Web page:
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APP REVIEW: WATERLOGUE

After stumbling through a cavalcade of so-so photo apps over the weekend, I decided to get serious and engage in a thorough vetting process that involved me typing “kewl foto appz” into Google and clicking on the first link at the top of the page. This intellectual equivalent of spinning the bottle landed me on an app entitled WATERLOGUE, boasting the ability of transforming your photos into a watercolor painting.

While I’ve seen other apps make a similar claim, then produce what looked like a glorified photoshop filter, I went against my better judgement because someone left a comment on the webpage I was using as research that read “ZOMG!!!11 THIS APP IS SOOOOO COOL!”. I was looking for a cool app, this random internet stranger said it was cool, problem solved.

My usual apprehension with apps like this is that in the app store/developers site, a bait and switch of sorts is presented to the consumer where the examples shown look like a beautiful painting, but once you try it on your own photos, it looks like a melting/clumpy mess. I understand the chances of an app making your photograph look like an actual painting are ridiculously low, but this one rocked a $3 price tag. In this instance, I naturally assumed that the functionality of something flashy was justified by how expensive it was, regardless of how useless it might actually be.

beatsAlso known as the: Beats by Dre Marketing Strategy.

WATERLOGUE is pretty straight forward. Just open the app, upload your photos, and watch them transform before your eyes… literally. After selecting the image you want the watercolor filter applied to, you’re treated to a rather sweet visual transformation that’s reminiscent of the opening credits to FAMILY TIES. (God... I’m OLD!)

water_color_1What would we do baby… without us?

After getting over the painful memories of my childhood crush on a young Justine Bateman, I have to say, the end result it’s just... OK. : /

In high school, me and my friends had a term for someone who was attractive from a distance but less so in closer proximity. We affectionately referred to these people as: “Monets”. Why? Because we were young AND we were jerks. More importantly, it was a reference to the artistic stylings of Claude Monet, an impressionist painter whose paintings looked good from afar, but "far from good" up close.

WATERLOGUE converts your images into Monet-like paintings. This might work really well for landscapes... but for portraits? Not so much. As you can see, I had a little smirk going in my original photo, but once the filter is applied, I look kind of like a fugly goomba. (Although the genetic combination of my parents’ DNA are partially to blame for that.)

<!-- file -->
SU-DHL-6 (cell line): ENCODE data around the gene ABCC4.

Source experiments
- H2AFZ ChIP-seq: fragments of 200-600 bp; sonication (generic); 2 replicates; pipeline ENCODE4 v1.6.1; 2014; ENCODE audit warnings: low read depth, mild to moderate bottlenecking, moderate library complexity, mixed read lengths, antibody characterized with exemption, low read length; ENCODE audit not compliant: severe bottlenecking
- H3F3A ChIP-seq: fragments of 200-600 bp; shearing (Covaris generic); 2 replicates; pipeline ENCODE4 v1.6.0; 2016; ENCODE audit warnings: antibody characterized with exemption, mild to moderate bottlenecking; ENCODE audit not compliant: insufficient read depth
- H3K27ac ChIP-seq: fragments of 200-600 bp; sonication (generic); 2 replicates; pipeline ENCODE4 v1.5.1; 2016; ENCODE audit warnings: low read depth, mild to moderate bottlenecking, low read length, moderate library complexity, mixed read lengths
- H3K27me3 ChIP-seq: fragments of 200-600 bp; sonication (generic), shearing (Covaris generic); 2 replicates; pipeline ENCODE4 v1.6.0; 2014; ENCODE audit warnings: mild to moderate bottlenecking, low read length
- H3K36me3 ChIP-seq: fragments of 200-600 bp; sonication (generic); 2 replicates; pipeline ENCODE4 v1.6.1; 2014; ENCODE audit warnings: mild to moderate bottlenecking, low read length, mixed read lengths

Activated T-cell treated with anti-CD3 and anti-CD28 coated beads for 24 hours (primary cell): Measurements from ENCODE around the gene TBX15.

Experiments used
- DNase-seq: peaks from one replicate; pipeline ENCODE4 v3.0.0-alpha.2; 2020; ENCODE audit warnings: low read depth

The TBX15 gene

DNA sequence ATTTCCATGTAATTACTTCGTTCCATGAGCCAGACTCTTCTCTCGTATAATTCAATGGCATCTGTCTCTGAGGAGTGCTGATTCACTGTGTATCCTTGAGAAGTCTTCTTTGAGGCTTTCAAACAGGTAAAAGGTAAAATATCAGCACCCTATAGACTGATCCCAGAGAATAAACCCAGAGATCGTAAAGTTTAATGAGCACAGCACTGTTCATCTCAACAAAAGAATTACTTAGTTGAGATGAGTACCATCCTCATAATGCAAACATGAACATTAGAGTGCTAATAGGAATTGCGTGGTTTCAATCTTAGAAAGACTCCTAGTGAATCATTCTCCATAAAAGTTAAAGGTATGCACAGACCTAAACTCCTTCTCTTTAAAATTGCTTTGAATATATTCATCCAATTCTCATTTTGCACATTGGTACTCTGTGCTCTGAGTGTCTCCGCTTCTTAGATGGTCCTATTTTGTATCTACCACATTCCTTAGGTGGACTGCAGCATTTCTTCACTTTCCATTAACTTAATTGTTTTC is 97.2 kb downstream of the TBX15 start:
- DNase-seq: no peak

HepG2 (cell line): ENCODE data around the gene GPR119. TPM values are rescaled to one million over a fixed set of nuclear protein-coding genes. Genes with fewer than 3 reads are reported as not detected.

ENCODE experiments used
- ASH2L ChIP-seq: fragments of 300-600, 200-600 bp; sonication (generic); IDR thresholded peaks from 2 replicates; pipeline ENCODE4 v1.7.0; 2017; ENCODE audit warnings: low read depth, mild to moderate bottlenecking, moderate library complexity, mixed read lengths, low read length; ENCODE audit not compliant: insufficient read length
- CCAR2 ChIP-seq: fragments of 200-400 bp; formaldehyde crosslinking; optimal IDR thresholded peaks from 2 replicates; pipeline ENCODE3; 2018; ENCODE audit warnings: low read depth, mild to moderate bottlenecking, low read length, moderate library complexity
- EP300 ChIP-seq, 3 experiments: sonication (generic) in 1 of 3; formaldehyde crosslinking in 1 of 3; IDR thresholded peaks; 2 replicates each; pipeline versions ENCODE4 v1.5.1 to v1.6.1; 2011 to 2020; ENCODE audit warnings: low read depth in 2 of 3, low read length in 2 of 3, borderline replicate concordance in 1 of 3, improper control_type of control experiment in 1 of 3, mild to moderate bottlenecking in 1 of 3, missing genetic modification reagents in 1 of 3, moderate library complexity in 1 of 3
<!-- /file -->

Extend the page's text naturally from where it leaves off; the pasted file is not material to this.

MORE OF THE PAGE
Maybe I’m just using the wrong picture. I’m not really a Monet, more of a Brown-Bagger (if someone could find a paper bag to cover my entire body). So I decided to use a picture of something beautiful and see if the results were just as lackluster. Here’s the same process applied to a picture of my dog so adorable, it makes me physically weak.

water_color_2

What the hell WATERLOGUE? You turned my cute little dog into a souless beast! (Come to think of it… she did take a dump in my bed once.) Maybe portrait images are just the wrong type of picture, maybe this might work better with landscape images…. or so I thought.

water_color_3

Here’s a picture I took the last time I was in Las Vegas. Once again, more “meh”. The original image is vibrant and full of life, but once it goes through the filter, it just looks muddy. At this point I started running out of ideas and was desperately trying to justify my $3 purchase. At this point I started to panic, maybe I was just using the wrong type of landscape? So Lets try this again using a picture I took last time I was in San Diego.

water_color_4

Hmm. A little bit better, but why does this look like the type of picture you’d see hanging in the bathroom while you’re washing your hands? You know, once of those stupid bathrooms at someones house your visiting. The type of bathroom that has 3 or 4 different sets of display towels with no real indicator of which ones your allowed to wipe your hands on. If you’re reading this and you have a bathroom like that, go stick a roll of paper towels in there, all your friends hate you. Also, why do all of those foo-foo frilly bathrooms smell like the inside of a Pier 1 Imports? Geez.

Anyways, here’s what I thought of WATERLOGUE:

3/5

WATERLOGUE delivers on the premise of transforming your photos into water color paintings, albeit really bad ones. While it could be argued that my photos suck, I‘m sure there’s a select group of photos that would look beautiful once they’ve passed through the filter.

That’s where problem lies in WATERLOGUE, which photos would look good? You wont know unless you plow through a bunch until you get one that looks right. The biggest draw to any photo app is the ability to add to or enhance an existing image, and unfortunately for WATERLOGUE, it ends up making your image look like melted crayons.